The purpose of this study is to focus on the policy of corporate social responsibility (CSR) launched in the chemical industry in the 1980s and known as “Responsible Care” (RC). The debate surrounding this issue prompts us to question the ever‐changing nature of this policy and the way to measure the performance achieved.
The findings are drawn from analysis of a double set of data including a longitudinal survey and a current case study. Blending these two data sets allows a better understanding of the ongoing building process of “RC” and, more broadly, of CSR.
This paper asserts that, contrary to the common wisdom developed in research, companies do not simply react to stakeholder pressure. Companies autonomously develop ways to protect their environment and so contribute to changing society's expectations. Thus, performance cannot be read without a dynamic perspective in mind.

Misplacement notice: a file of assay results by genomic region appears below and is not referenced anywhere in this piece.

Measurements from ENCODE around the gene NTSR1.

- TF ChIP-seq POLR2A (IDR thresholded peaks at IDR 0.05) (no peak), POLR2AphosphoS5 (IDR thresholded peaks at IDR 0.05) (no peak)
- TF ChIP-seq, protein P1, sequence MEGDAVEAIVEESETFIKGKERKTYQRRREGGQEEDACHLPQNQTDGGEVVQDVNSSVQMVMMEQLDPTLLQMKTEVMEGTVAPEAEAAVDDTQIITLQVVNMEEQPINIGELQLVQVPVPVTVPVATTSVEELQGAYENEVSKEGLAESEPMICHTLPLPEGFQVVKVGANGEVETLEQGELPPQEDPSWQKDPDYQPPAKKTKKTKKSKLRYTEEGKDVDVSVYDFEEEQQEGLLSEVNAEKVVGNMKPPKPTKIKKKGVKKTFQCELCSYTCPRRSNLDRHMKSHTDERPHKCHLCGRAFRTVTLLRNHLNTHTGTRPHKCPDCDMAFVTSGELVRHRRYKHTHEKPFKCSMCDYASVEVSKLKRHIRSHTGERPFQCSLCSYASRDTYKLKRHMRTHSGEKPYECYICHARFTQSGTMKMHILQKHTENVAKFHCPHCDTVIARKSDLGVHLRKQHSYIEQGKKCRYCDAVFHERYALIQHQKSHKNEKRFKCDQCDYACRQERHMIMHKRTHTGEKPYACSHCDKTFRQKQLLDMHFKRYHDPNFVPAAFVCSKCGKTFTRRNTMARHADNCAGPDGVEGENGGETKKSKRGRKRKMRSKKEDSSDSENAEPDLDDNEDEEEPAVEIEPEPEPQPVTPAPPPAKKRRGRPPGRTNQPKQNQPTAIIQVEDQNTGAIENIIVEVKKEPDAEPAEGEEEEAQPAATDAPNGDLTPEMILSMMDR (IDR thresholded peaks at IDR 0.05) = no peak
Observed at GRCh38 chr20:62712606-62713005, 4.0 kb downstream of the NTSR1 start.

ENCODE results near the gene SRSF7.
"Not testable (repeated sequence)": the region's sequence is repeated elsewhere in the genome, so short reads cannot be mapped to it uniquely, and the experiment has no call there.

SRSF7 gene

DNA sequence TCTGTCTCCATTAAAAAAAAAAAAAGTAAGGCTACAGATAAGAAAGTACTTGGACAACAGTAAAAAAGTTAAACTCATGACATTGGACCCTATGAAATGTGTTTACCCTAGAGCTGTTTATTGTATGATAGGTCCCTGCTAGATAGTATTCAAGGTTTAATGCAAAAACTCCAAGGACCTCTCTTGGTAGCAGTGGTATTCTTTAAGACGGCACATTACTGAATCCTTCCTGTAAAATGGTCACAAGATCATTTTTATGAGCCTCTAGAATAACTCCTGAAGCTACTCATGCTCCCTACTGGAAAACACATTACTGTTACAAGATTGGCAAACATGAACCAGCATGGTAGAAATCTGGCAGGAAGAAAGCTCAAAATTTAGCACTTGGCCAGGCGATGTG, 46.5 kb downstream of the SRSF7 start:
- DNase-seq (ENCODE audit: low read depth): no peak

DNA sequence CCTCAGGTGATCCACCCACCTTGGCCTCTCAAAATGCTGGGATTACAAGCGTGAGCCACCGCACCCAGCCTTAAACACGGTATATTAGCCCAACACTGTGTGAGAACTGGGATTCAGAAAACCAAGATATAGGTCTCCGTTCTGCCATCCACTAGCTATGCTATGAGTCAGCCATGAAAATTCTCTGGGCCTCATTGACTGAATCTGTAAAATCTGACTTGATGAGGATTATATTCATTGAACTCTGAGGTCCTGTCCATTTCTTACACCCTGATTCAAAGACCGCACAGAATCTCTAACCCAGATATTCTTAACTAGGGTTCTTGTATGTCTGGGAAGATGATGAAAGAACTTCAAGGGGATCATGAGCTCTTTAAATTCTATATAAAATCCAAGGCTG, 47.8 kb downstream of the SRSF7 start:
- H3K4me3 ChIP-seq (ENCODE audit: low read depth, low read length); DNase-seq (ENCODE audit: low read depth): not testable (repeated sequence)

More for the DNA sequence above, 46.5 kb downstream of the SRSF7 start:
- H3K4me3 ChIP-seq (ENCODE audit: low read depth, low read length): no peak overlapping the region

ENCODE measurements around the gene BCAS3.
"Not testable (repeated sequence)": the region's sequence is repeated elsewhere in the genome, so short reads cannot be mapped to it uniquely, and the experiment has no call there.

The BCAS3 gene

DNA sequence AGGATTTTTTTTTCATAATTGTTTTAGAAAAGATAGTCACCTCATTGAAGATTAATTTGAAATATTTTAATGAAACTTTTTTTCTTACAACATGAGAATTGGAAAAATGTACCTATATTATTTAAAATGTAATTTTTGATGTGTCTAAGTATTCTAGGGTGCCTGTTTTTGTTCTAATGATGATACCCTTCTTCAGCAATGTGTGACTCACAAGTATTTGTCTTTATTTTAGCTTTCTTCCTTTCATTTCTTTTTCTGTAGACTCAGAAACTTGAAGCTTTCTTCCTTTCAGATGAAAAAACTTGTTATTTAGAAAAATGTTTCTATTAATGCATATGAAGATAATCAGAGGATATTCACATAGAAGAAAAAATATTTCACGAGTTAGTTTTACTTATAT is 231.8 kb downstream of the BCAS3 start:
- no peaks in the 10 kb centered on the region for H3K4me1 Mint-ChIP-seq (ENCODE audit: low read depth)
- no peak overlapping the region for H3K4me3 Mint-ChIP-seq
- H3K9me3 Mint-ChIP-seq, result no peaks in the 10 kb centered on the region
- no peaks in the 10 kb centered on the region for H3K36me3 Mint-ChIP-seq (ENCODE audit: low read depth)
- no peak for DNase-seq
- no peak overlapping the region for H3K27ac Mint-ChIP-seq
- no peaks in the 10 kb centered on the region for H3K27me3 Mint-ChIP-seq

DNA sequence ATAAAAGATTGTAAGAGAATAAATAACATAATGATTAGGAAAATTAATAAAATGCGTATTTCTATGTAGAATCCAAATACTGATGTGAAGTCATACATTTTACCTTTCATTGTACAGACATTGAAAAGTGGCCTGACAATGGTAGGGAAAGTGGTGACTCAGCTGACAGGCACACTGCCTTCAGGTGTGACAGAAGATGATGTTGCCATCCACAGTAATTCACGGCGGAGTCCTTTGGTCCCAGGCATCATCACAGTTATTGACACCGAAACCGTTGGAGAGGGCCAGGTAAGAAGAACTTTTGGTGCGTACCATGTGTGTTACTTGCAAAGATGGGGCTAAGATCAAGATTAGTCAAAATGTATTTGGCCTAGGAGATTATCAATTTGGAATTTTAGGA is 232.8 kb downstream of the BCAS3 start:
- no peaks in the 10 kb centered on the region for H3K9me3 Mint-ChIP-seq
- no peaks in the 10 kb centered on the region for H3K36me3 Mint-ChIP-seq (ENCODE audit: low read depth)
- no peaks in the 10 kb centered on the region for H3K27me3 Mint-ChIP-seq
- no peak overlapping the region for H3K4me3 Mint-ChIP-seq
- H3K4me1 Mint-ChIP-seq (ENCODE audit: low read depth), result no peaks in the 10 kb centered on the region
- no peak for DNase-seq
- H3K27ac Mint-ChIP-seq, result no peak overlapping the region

The authors' findings lead them to reconsider the assessment of companies' sustainable performances by taking into account the fabricating process of sustainable activities. The main limitation of this research stems from the single unit of analysis considered. Broader studies will be necessary to enrich our understanding of corporate policies.
The paper stands apart from the traditional view of organizations as cynical actors and attempts to provide a more complex picture of the behaviours observed.
Berland, N. and Loison, M. (2008), "Fabricating management practices: “Responsible Care” and corporate social responsibility", Society and Business Review, Vol. 3 No. 1, pp. 41-56. https://doi.org/10.1108/17465680810852720Download as .RIS
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